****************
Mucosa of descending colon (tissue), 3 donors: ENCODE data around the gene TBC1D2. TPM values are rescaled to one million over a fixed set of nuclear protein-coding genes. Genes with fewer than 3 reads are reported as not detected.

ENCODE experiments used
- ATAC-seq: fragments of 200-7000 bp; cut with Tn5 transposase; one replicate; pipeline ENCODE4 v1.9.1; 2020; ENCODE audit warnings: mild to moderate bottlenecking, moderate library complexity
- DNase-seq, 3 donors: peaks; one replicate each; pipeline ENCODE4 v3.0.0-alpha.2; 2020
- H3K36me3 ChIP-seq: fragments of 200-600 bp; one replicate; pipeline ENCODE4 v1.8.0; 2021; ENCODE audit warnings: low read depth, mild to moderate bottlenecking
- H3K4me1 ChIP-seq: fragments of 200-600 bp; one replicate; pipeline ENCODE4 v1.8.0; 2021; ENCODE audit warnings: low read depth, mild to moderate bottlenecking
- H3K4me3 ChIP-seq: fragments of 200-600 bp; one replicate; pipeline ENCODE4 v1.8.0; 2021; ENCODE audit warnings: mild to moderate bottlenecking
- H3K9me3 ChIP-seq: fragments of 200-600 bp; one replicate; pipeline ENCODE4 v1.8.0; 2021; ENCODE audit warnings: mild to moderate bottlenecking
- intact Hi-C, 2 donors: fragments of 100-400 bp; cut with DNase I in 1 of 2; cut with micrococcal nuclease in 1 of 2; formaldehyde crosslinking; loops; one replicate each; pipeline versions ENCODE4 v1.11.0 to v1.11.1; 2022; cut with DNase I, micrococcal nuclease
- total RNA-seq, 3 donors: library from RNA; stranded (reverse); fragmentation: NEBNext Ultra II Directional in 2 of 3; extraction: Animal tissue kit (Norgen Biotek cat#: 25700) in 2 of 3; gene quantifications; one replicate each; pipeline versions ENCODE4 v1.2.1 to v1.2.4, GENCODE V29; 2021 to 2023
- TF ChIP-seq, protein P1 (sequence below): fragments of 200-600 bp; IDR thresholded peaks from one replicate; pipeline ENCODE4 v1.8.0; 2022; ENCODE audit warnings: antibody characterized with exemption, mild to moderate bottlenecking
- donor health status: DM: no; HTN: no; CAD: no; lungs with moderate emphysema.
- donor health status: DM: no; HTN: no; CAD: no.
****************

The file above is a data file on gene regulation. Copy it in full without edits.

Mucosa of descending colon (tissue), 3 donors: ENCODE data around the gene TBC1D2. TPM values are rescaled to one million over a fixed set of nuclear protein-coding genes. Genes with fewer than 3 reads are reported as not detected.

ENCODE experiments used
- ATAC-seq: fragments of 200-7000 bp; cut with Tn5 transposase; one replicate; pipeline ENCODE4 v1.9.1; 2020; ENCODE audit warnings: mild to moderate bottlenecking, moderate library complexity
- DNase-seq, 3 donors: peaks; one replicate each; pipeline ENCODE4 v3.0.0-alpha.2; 2020
- H3K36me3 ChIP-seq: fragments of 200-600 bp; one replicate; pipeline ENCODE4 v1.8.0; 2021; ENCODE audit warnings: low read depth, mild to moderate bottlenecking
- H3K4me1 ChIP-seq: fragments of 200-600 bp; one replicate; pipeline ENCODE4 v1.8.0; 2021; ENCODE audit warnings: low read depth, mild to moderate bottlenecking
- H3K4me3 ChIP-seq: fragments of 200-600 bp; one replicate; pipeline ENCODE4 v1.8.0; 2021; ENCODE audit warnings: mild to moderate bottlenecking
- H3K9me3 ChIP-seq: fragments of 200-600 bp; one replicate; pipeline ENCODE4 v1.8.0; 2021; ENCODE audit warnings: mild to moderate bottlenecking
- intact Hi-C, 2 donors: fragments of 100-400 bp; cut with DNase I in 1 of 2; cut with micrococcal nuclease in 1 of 2; formaldehyde crosslinking; loops; one replicate each; pipeline versions ENCODE4 v1.11.0 to v1.11.1; 2022; cut with DNase I, micrococcal nuclease
- total RNA-seq, 3 donors: library from RNA; stranded (reverse); fragmentation: NEBNext Ultra II Directional in 2 of 3; extraction: Animal tissue kit (Norgen Biotek cat#: 25700) in 2 of 3; gene quantifications; one replicate each; pipeline versions ENCODE4 v1.2.1 to v1.2.4, GENCODE V29; 2021 to 2023
- TF ChIP-seq, protein P1 (sequence below): fragments of 200-600 bp; IDR thresholded peaks from one replicate; pipeline ENCODE4 v1.8.0; 2022; ENCODE audit warnings: antibody characterized with exemption, mild to moderate bottlenecking
- donor health status: DM: no; HTN: no; CAD: no; lungs with moderate emphysema.
- donor health status: DM: no; HTN: no; CAD: no.